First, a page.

In This Issue: Helping Veterans Cope with and Conquer Pain
Optimizing Pain Management in End-Stage Renal Disease among Veterans
Takeaway: This study is expected to improve our understanding of the impact of VA initiatives to improve opioid safety on Veterans with serious illness. This will help VA ensure that these vulnerable Veterans are provided care that relieves distressing symptoms.
Over the past decade, VA has implemented opioid policies, most notably the 2013 Opioid Safety Initiative (OSI), designed to address the burgeoning opioid crisis. As the pendulum has swung away from opioid prescribing, it is possible that some patients with serious illness may have experienced unintended consequences, including uncontrolled pain, even while others may have avoided potential complications of opioid use. The potential impact of these policies on Veterans with end-stage renal disease (ESRD) – approximately 35,000 Veterans for whom balancing the benefits and harms of opioids may be particularly challenging – is unknown. With a limited life expectancy and a substantial pain burden, these Veterans are at increased risk of opioid-related serious adverse events (SAE), including opioid overdose. Yet compared with other seriously ill populations, they have fewer non-opioid analgesic alternatives to fall back on and may face barriers to non-pharmacologic pain management.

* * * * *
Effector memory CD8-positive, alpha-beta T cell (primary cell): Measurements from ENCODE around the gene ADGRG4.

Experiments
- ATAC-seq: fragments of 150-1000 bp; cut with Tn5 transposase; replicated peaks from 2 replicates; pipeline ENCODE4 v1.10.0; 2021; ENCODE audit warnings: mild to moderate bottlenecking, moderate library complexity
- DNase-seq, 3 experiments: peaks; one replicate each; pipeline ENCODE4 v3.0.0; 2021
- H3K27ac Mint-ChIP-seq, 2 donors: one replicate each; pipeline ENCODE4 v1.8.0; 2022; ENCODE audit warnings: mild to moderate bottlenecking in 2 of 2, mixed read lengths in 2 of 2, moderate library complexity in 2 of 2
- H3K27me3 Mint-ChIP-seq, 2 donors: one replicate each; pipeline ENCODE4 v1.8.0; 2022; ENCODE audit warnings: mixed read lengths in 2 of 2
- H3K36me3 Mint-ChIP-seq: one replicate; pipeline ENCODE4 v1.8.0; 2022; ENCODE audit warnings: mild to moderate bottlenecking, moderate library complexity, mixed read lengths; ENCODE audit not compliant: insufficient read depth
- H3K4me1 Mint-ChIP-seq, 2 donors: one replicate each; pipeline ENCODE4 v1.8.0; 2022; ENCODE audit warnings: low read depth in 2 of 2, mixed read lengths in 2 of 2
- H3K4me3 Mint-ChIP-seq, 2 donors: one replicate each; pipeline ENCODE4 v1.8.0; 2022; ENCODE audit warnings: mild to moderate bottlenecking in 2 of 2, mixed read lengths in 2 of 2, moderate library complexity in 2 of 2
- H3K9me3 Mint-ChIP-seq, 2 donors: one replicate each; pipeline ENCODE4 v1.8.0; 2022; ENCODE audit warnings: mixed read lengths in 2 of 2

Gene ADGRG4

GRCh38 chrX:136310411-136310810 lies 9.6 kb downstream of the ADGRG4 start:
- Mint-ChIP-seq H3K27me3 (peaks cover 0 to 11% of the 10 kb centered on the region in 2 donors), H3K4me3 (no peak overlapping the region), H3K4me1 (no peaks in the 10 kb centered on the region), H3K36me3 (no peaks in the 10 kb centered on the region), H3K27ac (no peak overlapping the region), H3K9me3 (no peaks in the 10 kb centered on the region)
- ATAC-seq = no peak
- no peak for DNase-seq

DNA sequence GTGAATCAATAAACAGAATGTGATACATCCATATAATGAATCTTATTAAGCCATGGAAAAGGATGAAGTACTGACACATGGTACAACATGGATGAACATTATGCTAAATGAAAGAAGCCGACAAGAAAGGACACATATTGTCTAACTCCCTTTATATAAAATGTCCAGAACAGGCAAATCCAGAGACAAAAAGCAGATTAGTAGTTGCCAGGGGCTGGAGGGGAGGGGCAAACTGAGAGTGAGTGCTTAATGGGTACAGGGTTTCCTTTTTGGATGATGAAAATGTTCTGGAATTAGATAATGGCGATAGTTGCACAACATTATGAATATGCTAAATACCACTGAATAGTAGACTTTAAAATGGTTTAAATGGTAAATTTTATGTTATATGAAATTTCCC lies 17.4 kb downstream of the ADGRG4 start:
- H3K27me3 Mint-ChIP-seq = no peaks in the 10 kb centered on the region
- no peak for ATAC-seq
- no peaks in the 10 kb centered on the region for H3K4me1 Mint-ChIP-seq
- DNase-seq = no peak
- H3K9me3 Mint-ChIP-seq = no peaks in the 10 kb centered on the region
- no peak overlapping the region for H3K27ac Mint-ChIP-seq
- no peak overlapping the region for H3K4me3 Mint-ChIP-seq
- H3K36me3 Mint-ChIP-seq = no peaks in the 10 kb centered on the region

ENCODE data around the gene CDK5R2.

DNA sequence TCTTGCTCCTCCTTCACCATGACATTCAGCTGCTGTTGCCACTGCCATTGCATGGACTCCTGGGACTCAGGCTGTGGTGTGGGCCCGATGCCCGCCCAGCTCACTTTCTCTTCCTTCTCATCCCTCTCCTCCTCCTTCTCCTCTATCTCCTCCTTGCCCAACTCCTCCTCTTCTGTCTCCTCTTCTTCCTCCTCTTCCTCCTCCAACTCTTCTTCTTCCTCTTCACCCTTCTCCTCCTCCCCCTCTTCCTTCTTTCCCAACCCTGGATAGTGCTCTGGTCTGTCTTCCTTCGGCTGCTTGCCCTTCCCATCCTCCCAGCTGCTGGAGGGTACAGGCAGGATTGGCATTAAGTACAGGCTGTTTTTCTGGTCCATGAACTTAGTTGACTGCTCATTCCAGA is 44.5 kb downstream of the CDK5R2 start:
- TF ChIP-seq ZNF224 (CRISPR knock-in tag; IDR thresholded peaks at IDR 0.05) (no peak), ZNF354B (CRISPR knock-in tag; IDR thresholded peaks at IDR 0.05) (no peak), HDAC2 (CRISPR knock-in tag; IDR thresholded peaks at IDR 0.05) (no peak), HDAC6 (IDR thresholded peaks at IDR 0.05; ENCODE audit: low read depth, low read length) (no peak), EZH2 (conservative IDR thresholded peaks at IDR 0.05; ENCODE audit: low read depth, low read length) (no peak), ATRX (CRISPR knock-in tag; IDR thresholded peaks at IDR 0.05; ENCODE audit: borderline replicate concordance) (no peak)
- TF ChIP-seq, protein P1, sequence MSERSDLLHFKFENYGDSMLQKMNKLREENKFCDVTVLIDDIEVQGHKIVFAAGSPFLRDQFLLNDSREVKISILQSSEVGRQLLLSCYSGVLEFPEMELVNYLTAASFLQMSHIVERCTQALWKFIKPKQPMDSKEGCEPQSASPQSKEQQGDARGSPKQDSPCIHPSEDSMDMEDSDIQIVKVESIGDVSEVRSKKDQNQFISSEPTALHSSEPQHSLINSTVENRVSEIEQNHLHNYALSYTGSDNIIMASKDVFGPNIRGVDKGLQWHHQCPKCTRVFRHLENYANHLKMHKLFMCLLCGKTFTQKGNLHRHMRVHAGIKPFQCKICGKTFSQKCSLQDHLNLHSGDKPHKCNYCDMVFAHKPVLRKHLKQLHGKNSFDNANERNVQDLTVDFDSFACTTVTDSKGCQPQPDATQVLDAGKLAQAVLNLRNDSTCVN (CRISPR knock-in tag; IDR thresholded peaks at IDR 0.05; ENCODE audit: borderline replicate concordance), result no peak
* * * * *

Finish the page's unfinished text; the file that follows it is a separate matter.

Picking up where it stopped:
This ongoing study (July 2021 – June 2025) is the first to examine the impact of opioid safety initiatives and prescribing guidelines on a group of Veterans with ESRD. Leveraging VA data that include rich measures of pain control unavailable from any other national data source, investigators will:
The study employs a sequential explanatory mixed-methods design. The use of this design to triangulate quantitative and qualitative findings on pain management in the context of contemporary opioid policy is a novel contribution to the field of opioid research. The quantitative portion of the study includes Veterans on dialysis across all VAs between 2010 and 2018. Investigators will conduct an interrupted time series analysis of linked VA, Medicare, and United States Renal Data System (USRDS) data to examine whether Veterans with ESRD have had changes in pain therapies (opioids, non-opioids, non-pharmacologic), opioid-related serious adverse events, and pain, overall—and by setting of dialysis — over time since the 2013 OSI. Investigators will then conduct semi-structured interviews with Veterans with ESRD and VA clinicians who care for ESRD patients in order to identify opportunities for improvement in VA pain management policy and practice.
No findings to report at this time.
Investigators will work with this study’s advisory board of operational partners to ensure that the results of this research inform policy about how to optimally align opioid safety initiatives and pain management guidelines to meet the needs of Veterans with ESRD, as well as those with other serious illnesses. They also will collaborate with the Board to develop a “roadmap” that summarizes key findings, explains implications for policy and clinical care, and identifies priorities for future clinical and policy interventions intended to optimize pain control for Veterans with ESRD. Further, this roadmap will likely be adapted for other groups of seriously ill Veterans.
Melissa Wachterman, MD, MPH, is a practicing internist and palliative care physician at the VA Boston Healthcare System – and an investigator with HSR&D’s Center for Healthcare Organization and Implementation Research (CHOIR) in Bedford and Boston, MA.